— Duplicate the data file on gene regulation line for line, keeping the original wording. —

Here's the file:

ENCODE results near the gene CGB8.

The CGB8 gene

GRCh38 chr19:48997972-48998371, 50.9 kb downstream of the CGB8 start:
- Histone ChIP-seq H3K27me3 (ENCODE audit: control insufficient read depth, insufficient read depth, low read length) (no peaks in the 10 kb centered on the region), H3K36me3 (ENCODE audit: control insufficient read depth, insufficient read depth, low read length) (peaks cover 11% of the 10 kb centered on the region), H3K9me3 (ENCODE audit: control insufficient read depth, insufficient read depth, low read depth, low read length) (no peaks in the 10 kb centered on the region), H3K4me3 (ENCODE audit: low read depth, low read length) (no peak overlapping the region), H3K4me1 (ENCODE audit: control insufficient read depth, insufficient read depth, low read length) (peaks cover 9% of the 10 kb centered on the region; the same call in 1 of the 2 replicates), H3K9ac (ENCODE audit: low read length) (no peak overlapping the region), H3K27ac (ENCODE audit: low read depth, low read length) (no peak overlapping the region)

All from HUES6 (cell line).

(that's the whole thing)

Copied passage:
ENCODE results near the gene CGB8.

The CGB8 gene

GRCh38 chr19:48997972-48998371, 50.9 kb downstream of the CGB8 start:
- Histone ChIP-seq H3K27me3 (ENCODE audit: control insufficient read depth, insufficient read depth, low read length) (no peaks in the 10 kb centered on the region), H3K36me3 (ENCODE audit: control insufficient read depth, insufficient read depth, low read length) (peaks cover 11% of the 10 kb centered on the region), H3K9me3 (ENCODE audit: control insufficient read depth, insufficient read depth, low read depth, low read length) (no peaks in the 10 kb centered on the region), H3K4me3 (ENCODE audit: low read depth, low read length) (no peak overlapping the region), H3K4me1 (ENCODE audit: control insufficient read depth, insufficient read depth, low read length) (peaks cover 9% of the 10 kb centered on the region; the same call in 1 of the 2 replicates), H3K9ac (ENCODE audit: low read length) (no peak overlapping the region), H3K27ac (ENCODE audit: low read depth, low read length) (no peak overlapping the region)

All from HUES6 (cell line).